“He made these dangerous voyages during the war.”
“Which war?… Vietnam?”
“The war to end all wars.” She laughs.
To hear her talk of WW2 was strange. I had asked her to tell me about my grandfather, a man I only ever met once during a brief visit to Trinidad in his old age, from his new home in the USA. Whatever childish hopes I had of being adored by him were quickly evaporated. The encounter was memorable only because he scolded me. As children, we were expected to be seen and not heard. My mother still remembers him scolding me. I was seven.
Papa Dyer – My Grandfather
“Your grandfather, God bless him, couldn’t handle his rum… he did a remarkable job. Even though he drank a lot.”
“Was he a soldier?
“Nothing of the sort. He was a salesman.” She laughs.
Papa Dyer would join the shipping convoys during the war, that ferried much needed goods between the islands. He ran a shop on the little Island of St. Vincent and found his third wife there. Or was it his fourth? That Trinidad, the southernmost island in the Caribbean, was affected by the second world war, demonstrated the scale and the reach of Nazi ambitions.
“I remember sitting at nights, after the sirens blared and the lights went out, how the search lights would scour the night sky looking for enemy war planes. A huge battleship at the base would make a blast each night. Quite terrifying.” I felt like it would have been a fun time for me, but I had taken her back to anxious memories.
Trinidad was of strategic value for the allied nations, as it was the southern anchor in allied command and control of the Caribbean, and for protection of the Panama Canal. Tactical and patrol aircraft were located there during the war, and it also housed a full naval base.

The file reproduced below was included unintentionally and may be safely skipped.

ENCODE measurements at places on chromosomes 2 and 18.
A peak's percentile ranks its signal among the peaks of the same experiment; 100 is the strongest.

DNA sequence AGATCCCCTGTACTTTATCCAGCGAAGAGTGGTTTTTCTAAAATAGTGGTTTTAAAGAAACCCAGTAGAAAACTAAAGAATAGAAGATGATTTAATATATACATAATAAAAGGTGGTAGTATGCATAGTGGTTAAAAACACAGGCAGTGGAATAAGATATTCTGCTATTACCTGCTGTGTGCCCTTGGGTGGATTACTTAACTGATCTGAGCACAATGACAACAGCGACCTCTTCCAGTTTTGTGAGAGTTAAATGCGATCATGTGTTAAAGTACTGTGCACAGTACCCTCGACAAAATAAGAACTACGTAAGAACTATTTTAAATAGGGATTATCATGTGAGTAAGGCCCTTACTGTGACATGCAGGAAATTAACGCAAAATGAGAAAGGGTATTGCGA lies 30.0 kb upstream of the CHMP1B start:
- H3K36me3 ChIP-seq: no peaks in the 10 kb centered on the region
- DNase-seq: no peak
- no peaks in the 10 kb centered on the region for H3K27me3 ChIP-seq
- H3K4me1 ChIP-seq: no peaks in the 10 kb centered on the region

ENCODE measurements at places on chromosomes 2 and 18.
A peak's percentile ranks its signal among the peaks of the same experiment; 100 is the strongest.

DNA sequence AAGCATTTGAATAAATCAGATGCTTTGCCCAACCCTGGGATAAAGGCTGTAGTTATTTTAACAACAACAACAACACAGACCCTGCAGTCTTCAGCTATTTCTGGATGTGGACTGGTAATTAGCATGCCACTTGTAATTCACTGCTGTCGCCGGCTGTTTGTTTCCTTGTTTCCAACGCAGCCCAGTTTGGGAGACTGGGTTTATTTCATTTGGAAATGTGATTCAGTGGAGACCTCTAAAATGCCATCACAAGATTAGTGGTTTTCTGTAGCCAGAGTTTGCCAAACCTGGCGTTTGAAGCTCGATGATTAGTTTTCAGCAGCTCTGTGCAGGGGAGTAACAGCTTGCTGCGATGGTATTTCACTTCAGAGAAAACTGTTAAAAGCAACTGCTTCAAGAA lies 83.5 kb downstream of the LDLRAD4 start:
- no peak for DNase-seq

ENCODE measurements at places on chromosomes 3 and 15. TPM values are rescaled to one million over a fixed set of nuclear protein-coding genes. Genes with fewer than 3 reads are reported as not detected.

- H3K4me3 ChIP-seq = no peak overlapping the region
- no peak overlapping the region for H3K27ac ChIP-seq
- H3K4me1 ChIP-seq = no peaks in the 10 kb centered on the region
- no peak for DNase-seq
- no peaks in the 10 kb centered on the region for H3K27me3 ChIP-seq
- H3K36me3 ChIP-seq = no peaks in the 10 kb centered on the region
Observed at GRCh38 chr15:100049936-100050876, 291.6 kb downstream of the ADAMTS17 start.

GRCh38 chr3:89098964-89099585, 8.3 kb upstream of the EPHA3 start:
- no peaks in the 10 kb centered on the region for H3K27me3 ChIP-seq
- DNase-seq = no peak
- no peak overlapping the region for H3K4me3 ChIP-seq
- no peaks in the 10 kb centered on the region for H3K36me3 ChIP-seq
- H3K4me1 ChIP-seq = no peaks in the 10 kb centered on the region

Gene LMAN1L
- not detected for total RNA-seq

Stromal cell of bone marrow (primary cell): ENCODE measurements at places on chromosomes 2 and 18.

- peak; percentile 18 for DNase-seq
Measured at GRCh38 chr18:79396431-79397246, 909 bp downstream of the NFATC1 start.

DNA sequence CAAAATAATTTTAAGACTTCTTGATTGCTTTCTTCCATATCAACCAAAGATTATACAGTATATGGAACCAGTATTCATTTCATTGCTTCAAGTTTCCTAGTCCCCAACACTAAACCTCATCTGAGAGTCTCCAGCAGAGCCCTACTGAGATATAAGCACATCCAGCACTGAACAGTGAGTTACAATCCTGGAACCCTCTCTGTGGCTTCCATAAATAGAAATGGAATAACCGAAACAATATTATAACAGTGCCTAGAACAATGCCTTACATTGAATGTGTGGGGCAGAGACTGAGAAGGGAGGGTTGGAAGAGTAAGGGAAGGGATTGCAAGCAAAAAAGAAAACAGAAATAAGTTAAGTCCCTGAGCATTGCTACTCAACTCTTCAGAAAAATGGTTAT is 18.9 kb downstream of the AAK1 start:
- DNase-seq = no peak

“There were long lines for food. I remember on several occasions, going with your great grandmother Ivy to collect food. I was being crushed between people scrambling just for half a pound of rice, or half a loaf of bread, she would use my small size to help us get to the front of the line. It was quite dangerous but exciting.”
Grandma Ivy Fernandes: another person I never knew. I had seen a washed-out picture, held in a silver frame, of the woman of Portuguese descent resting on my mum’s rustic dresser as a child.
“Your grandfather would send home packages of food for us when he could. We looked forward to those packages. We were desperate but happy.”
“Was he ever at home?”
“He would come back when it was safe. German submarines were busy off the coast, I remember hearing of boats being sunk on quite a regular basis. And when he was in Trinidad, I would only see him when it was time to sleep. He was always working.”
Papa Dyer had at least seven children that I have met. My mother being the eldest of her siblings, four aunties, and one uncle. But it was a menagerie of stepsisters, and a half-brother, a blended family before someone coined the term. It must have been chaos.
“How did he cope, with what we would call today a blended family?”
“He did a remarkable job. Even though he drank a lot.” she said it almost as a delayed acknowledgment. It had to have been hard for him.
“Was that scary for you as a child?” I asked her.
“Pa Dyer had a fuse that matched his height. He was slender, short in stature and soft spoken. He had the kindest heart, as he would insist on sharing whatever we had with his guests. But he did love his rum.”
“Was he abusive?”
“He was quick with the rod… but he would apologize almost immediately. He didn’t like disciplining us. Perhaps because Ma Ivy would yell at him.”
“Your husband was a heavy drinker as well.” I teased her.
She laughs. I could never say anything negative about my father. It was rude to speak ill of the dead. But my father was a sneaky alcoholic and abusive in other ways.
“Your grandfather, God bless him, couldn’t handle his rum. When he came home, it was either a spanking, or he would go straight to bed. I would always pray he was tired. Ma Ivy would cry every time she saw him drunk and stumbling home.” She brought the conversation back on point.
“I am sure your siblings would have different stories to tell, wouldn’t they?”
“Oh yes, and many of which you would never hear from me. Some things are best left in the past.”
“Was it a happy home?”
“We were poor. Pa Dyer’s income was as insignificant as spit in the ocean. But he ensured we had a roof over our heads, and a woman in the house to call mother.”
“You will have to tell me about your stepmothers one day. My list of grandmothers. I never knew any of them.”
“Yes, one day I will.”
“What is your earliest and happiest memory of Pa Dyer?”
“Giving me pieces of sugar cane to eat, I could have been four at the time.” She didn’t hesitate. It was a cherished memory, 83 years old and always kept within reach.
Leave a Reply